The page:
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The Happiest Climber at the Crag: Rannveig Aamodt

FrictionLabs Pro Athlete Rannveig Aamodt came back from a life-threatening fall to the best shape of her life.

FrictionLabs Pro Athlete Rannveig Aamodt is a force of nature. We've been huge fans of hers for years, so we were thrilled to have the opportunity to sit down with her and learn about her habits, routines, and what keep her going strong (note: good espresso is one of them). Enjoy!

What drew you to climbing, and what keeps you hooked?

My older brother drew me to climbing, and my stubbornness kept me going until I got hooked. I was not one of those wonder kids who are born rock stars; I actually sucked when I started. But I loved being outside in the mountains, and I loved the challenges and the adventures. For some sick reason I get really inspired when things feel hard for me. And climbing never seems to get easy, so I keep trying hard!

How often do you climb?

4-6 days a week, depending on the season. When I’m home in Colorado, usually from the middle of May to the end of September, I do 75% of my training and bouldering at the gym. This is my training season where I follow a training program and focus more on the training aspect than performing. It feels good to get out of the readpointing mode for a while. When October comes, I start my outdoor season. I either travel to several climbing destinations or go somewhere and stay over winter.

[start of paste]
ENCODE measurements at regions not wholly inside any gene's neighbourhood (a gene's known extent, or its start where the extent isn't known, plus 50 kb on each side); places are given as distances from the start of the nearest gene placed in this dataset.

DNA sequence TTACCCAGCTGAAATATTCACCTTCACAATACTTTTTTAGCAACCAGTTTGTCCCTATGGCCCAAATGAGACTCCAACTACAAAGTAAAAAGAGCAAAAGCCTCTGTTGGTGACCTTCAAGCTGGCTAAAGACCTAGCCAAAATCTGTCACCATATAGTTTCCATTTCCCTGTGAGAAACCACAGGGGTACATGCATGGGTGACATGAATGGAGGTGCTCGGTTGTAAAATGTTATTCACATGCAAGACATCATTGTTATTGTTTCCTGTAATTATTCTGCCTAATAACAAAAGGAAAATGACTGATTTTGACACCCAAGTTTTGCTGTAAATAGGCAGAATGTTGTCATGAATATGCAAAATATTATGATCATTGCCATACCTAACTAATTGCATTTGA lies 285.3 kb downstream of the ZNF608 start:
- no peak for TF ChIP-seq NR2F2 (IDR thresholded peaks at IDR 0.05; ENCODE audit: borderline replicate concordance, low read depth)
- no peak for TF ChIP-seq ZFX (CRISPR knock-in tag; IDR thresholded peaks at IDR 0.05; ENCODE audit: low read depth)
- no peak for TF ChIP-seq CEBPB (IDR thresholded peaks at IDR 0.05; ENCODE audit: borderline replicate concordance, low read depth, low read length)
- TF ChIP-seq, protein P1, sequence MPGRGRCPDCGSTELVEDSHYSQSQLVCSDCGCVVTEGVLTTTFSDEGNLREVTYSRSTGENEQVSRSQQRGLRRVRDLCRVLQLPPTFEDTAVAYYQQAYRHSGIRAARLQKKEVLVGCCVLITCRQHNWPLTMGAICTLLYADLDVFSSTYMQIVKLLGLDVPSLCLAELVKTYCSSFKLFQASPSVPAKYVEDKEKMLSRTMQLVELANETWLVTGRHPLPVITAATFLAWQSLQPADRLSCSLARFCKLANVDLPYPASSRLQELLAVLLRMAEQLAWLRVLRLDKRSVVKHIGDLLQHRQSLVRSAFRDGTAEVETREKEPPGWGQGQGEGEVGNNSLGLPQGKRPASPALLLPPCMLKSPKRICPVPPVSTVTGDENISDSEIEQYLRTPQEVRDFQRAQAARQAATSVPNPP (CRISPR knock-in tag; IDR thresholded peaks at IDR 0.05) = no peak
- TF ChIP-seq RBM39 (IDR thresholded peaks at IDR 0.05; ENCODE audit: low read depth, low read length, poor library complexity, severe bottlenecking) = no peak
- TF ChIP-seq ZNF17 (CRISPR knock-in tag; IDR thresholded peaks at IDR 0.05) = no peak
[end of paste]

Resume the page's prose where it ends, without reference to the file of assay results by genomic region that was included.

We’re a little jealous that you get to wake up every day and go climb. What’s your first thought when you wake up?

"I can't wait to have coffee" is usually my first thought! Then I spend 15 minutes on the yoga mat.

Do you have a go-to yoga sequence that readers could try?

I like to switch it up. But I use the website YogaGlo to get inspired.

In April 2012, you took a 50-foot groundfall while climbing in Turkey that shattered your back, pelvis, arm, and both ankles. Needless to say, you’ve been through a lot over the last four years. What’s an average day like for you nowadays? Are you still in recovery?

Every day is a new little adventure. But, there are constants in my life as well. Most days begin with yoga and good espresso. When I'm home in Colorado, I'll usually have a short morning hangboard session, I'll spend some time working on my photography business or working for my sponsors, and I'll wrap things up in the evening with another training session. In the climbing season, October to May, I'll still start my days with yoga and espresso, but I'll end them at sunset on a favorite cliff. I love the fact that I can work from anywhere in the world most of the year.

The continuous pain from the arthritis in my ankles is tiring. Sometimes climbing and hiking take more than they give, and I have to find ways to handle it. I have to remind myself to be grateful. I try to find a balance in doing a lot but not always too much. I find ways to compromise, like going biking instead of running and letting people carry more than me on long approaches. It still feels like the pain ever so slowly is burning off over time if I'm careful. I try to keep my mind and body healthy by training, eating good food and going to therapy on a regular basis.

What does a typical healthy meal for you look like?

Lots of vegetables with some protein source like fish or chicken or eggs!

Do you have a go-to hangboard or training routine that readers could try?